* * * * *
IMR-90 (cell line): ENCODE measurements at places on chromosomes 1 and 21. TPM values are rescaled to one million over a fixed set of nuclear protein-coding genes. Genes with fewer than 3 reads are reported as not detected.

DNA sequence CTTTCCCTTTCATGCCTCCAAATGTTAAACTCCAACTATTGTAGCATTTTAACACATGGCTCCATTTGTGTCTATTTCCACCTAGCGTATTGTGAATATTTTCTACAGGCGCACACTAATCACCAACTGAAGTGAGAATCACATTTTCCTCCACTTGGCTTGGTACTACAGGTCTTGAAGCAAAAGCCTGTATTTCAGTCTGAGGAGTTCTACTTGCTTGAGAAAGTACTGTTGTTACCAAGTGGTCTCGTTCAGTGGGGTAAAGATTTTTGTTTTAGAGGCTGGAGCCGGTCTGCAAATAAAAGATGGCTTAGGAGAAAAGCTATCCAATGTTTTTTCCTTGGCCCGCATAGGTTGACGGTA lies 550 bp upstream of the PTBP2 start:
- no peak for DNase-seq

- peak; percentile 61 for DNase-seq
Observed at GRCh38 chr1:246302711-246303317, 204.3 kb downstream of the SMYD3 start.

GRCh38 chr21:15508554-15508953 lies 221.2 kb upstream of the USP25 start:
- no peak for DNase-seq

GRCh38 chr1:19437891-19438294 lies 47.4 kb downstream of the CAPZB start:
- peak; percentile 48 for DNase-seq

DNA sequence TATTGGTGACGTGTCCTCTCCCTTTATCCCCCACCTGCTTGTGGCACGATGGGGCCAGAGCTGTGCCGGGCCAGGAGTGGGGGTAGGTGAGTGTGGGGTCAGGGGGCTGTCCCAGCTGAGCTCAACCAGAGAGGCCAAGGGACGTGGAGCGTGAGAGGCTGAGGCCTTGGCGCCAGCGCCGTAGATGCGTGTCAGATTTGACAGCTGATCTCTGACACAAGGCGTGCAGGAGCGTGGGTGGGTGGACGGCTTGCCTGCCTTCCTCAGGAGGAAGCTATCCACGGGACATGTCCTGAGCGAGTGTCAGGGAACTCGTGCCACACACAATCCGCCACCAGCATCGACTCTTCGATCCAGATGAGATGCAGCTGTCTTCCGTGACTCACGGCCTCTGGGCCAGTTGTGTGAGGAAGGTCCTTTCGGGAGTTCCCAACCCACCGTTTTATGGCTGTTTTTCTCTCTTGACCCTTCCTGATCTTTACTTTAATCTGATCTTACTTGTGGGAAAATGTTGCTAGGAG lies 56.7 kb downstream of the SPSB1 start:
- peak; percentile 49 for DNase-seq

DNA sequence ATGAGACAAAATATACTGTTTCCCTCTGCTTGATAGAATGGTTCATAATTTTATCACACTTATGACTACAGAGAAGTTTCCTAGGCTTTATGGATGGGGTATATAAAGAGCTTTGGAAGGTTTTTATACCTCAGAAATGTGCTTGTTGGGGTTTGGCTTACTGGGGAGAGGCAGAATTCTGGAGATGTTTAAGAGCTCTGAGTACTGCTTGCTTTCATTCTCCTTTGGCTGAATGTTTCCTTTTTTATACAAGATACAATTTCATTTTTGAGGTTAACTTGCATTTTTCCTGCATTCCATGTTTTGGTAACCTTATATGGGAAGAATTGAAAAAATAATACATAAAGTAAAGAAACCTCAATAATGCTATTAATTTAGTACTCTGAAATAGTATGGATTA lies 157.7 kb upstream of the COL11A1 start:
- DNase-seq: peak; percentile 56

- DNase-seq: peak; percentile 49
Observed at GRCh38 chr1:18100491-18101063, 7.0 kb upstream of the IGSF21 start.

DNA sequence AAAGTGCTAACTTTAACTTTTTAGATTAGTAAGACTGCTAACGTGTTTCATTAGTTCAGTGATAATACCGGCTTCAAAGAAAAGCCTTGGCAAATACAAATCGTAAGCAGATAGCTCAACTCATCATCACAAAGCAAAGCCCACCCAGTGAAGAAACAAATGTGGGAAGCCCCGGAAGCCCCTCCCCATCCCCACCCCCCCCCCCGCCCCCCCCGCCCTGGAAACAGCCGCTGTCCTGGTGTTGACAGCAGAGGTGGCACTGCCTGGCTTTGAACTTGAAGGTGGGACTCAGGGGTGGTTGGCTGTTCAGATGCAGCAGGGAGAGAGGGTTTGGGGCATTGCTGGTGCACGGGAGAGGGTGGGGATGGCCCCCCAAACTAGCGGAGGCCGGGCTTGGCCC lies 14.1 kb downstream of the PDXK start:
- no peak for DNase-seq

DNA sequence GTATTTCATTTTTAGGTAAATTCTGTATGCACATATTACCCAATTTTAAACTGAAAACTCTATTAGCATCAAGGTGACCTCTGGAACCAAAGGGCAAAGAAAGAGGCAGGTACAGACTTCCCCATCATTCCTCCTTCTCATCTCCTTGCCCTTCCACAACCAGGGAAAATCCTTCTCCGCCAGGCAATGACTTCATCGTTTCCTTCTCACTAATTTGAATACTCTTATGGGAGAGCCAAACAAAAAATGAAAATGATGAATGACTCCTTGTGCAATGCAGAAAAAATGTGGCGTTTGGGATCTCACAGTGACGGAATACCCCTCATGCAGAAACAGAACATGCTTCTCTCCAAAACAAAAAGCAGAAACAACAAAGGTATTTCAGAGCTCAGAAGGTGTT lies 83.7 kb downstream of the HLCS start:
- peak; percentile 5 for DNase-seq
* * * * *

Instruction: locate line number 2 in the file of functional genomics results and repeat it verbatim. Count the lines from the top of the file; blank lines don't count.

DNA sequence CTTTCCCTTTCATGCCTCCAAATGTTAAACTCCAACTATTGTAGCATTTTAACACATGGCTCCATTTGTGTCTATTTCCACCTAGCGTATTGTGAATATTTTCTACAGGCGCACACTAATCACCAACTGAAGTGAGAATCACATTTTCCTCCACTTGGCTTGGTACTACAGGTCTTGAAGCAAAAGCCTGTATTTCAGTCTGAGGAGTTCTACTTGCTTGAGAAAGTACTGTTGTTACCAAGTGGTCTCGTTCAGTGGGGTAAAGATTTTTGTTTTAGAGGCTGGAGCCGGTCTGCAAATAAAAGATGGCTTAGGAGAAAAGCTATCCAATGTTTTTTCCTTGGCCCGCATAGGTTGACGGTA lies 550 bp upstream of the PTBP2 start: